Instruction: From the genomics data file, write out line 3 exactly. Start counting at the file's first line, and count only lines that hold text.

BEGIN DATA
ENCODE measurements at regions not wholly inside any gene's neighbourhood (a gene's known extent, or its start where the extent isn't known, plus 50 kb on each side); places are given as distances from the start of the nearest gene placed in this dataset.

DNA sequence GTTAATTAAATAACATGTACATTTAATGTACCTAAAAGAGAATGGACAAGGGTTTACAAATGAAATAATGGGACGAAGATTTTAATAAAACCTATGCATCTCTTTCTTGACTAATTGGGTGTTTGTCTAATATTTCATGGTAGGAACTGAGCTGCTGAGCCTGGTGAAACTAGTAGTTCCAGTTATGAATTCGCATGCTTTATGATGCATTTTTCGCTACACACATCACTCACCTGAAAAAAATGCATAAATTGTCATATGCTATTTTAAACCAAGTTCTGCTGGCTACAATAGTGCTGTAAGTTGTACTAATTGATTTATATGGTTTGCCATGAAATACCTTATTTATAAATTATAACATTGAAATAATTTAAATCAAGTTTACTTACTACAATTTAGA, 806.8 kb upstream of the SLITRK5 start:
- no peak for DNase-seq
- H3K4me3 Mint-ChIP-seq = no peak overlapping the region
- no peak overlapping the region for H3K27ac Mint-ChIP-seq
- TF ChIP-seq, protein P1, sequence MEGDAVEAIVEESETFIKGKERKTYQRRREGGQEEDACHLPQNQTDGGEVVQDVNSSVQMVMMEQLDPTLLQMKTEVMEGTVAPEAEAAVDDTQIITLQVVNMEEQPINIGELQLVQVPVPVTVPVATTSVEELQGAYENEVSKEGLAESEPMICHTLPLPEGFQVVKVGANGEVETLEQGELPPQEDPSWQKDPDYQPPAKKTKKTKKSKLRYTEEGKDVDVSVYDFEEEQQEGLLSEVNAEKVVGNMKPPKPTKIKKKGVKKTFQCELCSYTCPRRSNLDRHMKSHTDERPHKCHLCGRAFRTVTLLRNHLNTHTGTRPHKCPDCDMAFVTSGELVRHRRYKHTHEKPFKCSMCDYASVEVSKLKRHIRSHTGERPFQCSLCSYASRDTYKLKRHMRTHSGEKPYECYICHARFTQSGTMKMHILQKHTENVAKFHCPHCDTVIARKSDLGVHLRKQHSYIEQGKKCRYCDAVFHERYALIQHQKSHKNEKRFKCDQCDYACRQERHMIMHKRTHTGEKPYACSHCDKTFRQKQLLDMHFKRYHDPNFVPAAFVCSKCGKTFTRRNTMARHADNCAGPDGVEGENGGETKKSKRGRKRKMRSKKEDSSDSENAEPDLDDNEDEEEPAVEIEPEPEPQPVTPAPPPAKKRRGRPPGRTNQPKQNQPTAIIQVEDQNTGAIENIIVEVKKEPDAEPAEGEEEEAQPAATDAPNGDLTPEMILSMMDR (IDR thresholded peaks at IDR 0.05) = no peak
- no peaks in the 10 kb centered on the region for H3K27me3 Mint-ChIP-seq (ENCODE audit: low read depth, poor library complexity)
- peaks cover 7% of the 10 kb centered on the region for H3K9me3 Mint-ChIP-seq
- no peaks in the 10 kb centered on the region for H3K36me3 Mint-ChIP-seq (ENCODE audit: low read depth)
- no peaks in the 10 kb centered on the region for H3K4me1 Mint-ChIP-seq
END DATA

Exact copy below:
- no peak for DNase-seq